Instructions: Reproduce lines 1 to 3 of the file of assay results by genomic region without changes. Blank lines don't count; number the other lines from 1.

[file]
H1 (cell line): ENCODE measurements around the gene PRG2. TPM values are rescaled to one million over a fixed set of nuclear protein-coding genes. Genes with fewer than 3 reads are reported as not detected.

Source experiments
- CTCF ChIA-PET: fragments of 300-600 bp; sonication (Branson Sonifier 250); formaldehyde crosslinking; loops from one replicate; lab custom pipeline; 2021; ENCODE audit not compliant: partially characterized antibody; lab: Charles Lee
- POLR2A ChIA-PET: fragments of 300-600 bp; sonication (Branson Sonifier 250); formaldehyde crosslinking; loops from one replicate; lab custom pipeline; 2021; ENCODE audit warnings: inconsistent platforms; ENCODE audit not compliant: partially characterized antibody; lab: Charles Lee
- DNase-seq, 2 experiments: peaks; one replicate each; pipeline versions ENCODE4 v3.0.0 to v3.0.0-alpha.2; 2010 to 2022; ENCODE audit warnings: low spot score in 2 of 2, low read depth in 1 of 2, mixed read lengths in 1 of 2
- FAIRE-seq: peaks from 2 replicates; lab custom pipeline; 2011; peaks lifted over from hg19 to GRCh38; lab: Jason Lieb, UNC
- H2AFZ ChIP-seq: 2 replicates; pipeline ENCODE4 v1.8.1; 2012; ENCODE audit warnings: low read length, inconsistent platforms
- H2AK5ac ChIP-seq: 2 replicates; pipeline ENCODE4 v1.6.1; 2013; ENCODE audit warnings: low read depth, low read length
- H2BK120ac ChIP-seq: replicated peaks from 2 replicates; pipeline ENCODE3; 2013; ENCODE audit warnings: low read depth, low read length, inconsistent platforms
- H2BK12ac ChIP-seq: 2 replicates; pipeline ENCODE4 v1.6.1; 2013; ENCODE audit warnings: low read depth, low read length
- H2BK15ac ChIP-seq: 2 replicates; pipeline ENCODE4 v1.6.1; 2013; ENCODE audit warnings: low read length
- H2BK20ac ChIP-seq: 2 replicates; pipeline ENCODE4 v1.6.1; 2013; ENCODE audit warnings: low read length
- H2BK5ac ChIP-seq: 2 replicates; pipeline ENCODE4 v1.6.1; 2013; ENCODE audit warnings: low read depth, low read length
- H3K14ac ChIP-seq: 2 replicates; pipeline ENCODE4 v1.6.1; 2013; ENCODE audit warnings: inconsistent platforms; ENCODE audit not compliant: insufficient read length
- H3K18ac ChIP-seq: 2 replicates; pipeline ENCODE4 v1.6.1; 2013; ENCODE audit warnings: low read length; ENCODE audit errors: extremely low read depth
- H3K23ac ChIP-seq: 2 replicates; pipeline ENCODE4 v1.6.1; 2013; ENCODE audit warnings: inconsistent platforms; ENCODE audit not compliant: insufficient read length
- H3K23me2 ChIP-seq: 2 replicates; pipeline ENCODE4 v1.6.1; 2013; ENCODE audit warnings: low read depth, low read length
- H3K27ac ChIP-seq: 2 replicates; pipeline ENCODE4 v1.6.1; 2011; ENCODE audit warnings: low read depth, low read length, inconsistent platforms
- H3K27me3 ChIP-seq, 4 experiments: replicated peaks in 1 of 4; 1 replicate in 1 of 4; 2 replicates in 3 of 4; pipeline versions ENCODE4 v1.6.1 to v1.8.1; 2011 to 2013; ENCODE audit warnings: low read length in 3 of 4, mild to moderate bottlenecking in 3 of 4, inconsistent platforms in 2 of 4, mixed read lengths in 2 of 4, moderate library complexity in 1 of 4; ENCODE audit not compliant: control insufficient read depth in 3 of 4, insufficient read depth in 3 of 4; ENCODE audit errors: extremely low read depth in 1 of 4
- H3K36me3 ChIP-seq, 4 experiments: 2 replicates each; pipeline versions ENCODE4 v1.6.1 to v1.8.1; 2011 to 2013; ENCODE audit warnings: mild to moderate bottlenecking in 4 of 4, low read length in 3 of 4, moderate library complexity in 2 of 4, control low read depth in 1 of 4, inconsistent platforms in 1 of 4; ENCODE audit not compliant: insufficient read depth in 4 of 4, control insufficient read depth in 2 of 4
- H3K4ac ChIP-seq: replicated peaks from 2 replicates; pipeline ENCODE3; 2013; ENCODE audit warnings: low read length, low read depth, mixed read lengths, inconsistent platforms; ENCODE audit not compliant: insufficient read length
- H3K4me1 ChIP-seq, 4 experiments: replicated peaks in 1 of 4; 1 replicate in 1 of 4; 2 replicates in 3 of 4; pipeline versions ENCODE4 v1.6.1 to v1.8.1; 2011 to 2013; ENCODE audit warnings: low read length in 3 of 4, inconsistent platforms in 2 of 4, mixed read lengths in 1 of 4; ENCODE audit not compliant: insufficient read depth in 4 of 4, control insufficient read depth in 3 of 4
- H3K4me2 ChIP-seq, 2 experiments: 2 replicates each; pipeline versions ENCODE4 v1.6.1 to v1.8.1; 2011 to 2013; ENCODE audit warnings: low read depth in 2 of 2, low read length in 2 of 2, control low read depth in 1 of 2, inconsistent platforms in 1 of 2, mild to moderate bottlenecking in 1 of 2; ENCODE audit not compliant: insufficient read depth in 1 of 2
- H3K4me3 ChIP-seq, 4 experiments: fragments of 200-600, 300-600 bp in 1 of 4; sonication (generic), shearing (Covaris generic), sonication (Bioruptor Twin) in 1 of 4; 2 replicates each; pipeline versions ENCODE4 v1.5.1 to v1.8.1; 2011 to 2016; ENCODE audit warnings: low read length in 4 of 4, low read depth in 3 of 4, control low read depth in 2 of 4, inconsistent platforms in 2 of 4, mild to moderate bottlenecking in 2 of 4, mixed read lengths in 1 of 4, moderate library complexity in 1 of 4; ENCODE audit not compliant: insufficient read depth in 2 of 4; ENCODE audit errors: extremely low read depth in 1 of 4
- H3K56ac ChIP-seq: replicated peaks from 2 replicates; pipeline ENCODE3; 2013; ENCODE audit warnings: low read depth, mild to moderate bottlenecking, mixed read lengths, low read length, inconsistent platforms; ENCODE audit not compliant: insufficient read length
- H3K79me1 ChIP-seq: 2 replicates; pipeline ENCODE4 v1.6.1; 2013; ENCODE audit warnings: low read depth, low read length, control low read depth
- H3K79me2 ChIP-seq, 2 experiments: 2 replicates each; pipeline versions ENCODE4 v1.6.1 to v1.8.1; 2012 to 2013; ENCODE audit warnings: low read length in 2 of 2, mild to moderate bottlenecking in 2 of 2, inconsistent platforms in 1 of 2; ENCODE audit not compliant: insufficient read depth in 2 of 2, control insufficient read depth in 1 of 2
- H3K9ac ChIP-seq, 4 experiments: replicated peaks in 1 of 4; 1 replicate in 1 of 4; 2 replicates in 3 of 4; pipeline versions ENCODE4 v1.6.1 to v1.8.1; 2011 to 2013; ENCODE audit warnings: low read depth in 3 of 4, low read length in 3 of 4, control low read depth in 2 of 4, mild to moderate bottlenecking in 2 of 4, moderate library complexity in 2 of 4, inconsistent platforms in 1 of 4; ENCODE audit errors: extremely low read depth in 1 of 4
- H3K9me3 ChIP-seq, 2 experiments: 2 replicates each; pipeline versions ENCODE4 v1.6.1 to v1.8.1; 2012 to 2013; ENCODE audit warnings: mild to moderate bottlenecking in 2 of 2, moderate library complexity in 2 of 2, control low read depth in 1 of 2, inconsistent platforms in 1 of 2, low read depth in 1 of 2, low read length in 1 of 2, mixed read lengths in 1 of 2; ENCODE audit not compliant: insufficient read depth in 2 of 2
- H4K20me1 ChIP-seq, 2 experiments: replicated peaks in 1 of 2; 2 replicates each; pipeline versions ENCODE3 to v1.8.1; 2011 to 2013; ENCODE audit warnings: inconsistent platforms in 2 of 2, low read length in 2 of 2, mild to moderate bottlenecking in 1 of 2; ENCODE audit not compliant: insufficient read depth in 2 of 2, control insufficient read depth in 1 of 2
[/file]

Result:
H1 (cell line): ENCODE measurements around the gene PRG2. TPM values are rescaled to one million over a fixed set of nuclear protein-coding genes. Genes with fewer than 3 reads are reported as not detected.

Source experiments
- CTCF ChIA-PET: fragments of 300-600 bp; sonication (Branson Sonifier 250); formaldehyde crosslinking; loops from one replicate; lab custom pipeline; 2021; ENCODE audit not compliant: partially characterized antibody; lab: Charles Lee